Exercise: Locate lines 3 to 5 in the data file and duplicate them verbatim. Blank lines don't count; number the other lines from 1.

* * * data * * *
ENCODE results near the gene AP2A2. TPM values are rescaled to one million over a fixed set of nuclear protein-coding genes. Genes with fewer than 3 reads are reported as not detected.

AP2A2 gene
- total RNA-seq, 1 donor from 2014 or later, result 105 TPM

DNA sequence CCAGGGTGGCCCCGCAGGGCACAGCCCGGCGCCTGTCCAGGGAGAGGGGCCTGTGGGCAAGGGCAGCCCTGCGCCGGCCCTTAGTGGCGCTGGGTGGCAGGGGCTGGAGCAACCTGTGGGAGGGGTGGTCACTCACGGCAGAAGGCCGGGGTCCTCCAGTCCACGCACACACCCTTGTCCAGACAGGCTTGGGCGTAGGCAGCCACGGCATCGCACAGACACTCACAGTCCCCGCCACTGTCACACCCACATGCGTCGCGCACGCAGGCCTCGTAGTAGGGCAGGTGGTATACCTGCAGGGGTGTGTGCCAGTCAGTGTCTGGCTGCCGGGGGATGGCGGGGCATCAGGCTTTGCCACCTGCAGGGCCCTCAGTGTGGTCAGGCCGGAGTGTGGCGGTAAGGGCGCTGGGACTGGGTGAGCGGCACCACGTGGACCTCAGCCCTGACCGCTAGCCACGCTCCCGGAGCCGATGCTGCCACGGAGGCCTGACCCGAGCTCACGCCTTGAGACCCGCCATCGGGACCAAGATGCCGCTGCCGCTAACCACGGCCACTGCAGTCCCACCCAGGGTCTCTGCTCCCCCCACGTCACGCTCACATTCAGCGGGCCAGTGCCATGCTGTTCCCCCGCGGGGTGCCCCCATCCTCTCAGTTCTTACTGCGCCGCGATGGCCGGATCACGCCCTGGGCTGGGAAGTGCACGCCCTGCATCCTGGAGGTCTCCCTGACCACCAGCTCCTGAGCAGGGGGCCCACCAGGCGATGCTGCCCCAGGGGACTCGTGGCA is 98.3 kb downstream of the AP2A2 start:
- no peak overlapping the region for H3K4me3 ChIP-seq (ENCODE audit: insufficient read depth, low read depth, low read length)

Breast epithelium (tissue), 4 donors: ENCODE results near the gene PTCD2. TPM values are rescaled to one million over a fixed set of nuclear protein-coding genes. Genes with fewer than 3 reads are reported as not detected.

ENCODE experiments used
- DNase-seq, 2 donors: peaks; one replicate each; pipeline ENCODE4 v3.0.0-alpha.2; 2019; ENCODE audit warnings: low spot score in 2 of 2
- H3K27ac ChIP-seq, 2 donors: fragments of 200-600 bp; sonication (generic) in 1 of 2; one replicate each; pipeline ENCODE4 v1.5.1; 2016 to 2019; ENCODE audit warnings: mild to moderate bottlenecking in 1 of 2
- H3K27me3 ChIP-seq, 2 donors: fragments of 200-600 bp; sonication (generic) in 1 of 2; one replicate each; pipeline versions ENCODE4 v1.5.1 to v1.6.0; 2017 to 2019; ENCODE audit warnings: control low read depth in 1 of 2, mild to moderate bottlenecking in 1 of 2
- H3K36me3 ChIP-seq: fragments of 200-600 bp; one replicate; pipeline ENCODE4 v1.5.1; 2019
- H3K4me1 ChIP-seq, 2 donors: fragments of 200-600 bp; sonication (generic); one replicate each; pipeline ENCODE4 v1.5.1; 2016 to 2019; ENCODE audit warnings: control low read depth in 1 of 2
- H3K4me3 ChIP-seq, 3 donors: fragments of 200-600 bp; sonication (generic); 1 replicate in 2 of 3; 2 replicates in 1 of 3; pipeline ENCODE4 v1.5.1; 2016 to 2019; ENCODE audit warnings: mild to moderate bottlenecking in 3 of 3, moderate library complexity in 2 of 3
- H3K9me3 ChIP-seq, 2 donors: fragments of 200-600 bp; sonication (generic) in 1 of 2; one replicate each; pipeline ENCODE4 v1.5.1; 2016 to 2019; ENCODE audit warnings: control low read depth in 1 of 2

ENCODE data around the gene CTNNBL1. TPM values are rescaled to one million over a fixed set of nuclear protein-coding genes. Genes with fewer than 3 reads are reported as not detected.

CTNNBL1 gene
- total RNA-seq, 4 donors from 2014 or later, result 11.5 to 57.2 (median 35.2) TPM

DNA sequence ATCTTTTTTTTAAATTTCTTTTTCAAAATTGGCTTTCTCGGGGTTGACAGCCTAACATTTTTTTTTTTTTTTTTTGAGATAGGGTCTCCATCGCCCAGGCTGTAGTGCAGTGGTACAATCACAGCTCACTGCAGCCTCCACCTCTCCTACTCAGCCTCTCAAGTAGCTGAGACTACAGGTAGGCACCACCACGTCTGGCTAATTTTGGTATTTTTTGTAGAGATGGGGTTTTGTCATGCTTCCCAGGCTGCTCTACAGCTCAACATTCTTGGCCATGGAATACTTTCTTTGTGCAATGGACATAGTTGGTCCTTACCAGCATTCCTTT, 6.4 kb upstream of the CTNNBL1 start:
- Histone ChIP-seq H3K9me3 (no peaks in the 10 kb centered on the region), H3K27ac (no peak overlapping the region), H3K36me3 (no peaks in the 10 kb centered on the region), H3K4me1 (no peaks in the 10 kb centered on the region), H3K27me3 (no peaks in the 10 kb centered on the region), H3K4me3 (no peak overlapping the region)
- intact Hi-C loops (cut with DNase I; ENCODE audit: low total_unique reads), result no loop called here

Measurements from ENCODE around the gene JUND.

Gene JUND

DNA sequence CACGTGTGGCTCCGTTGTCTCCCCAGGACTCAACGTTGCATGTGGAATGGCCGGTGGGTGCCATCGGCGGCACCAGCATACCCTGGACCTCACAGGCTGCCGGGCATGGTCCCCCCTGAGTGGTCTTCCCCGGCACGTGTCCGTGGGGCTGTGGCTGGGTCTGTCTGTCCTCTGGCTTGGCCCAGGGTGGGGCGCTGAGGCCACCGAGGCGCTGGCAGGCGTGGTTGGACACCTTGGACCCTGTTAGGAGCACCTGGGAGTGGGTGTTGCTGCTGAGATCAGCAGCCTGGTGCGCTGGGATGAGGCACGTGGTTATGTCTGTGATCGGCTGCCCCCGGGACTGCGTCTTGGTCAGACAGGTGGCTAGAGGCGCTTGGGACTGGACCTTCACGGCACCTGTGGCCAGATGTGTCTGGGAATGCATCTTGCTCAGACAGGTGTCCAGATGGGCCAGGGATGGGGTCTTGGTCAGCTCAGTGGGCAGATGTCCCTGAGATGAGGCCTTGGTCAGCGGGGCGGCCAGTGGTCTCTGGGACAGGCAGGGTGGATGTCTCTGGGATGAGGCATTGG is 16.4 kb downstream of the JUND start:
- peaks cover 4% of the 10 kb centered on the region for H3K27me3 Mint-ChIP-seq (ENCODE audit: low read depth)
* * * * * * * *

- total RNA-seq, 1 donor from 2014 or later, result 105 TPM

DNA sequence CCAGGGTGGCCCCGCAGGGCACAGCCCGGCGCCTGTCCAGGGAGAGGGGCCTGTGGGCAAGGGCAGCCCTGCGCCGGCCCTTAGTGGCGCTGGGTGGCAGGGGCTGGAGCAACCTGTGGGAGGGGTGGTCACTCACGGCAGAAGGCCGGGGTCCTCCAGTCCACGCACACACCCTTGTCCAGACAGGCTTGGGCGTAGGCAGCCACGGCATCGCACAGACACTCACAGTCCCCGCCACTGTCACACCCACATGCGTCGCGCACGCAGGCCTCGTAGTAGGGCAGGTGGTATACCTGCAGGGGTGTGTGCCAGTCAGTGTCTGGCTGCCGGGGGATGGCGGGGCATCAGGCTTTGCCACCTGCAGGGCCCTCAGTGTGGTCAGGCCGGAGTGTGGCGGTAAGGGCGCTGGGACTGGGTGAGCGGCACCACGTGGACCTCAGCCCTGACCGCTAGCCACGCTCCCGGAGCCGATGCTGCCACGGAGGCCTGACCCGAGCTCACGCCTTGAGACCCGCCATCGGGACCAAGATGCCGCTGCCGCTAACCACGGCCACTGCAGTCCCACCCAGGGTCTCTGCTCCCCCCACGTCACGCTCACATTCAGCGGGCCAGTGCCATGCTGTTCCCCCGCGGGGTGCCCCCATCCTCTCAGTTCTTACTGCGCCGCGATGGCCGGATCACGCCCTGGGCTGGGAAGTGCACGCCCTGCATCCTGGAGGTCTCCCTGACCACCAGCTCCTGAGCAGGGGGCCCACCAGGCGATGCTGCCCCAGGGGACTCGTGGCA is 98.3 kb downstream of the AP2A2 start:
- no peak overlapping the region for H3K4me3 ChIP-seq (ENCODE audit: insufficient read depth, low read depth, low read length)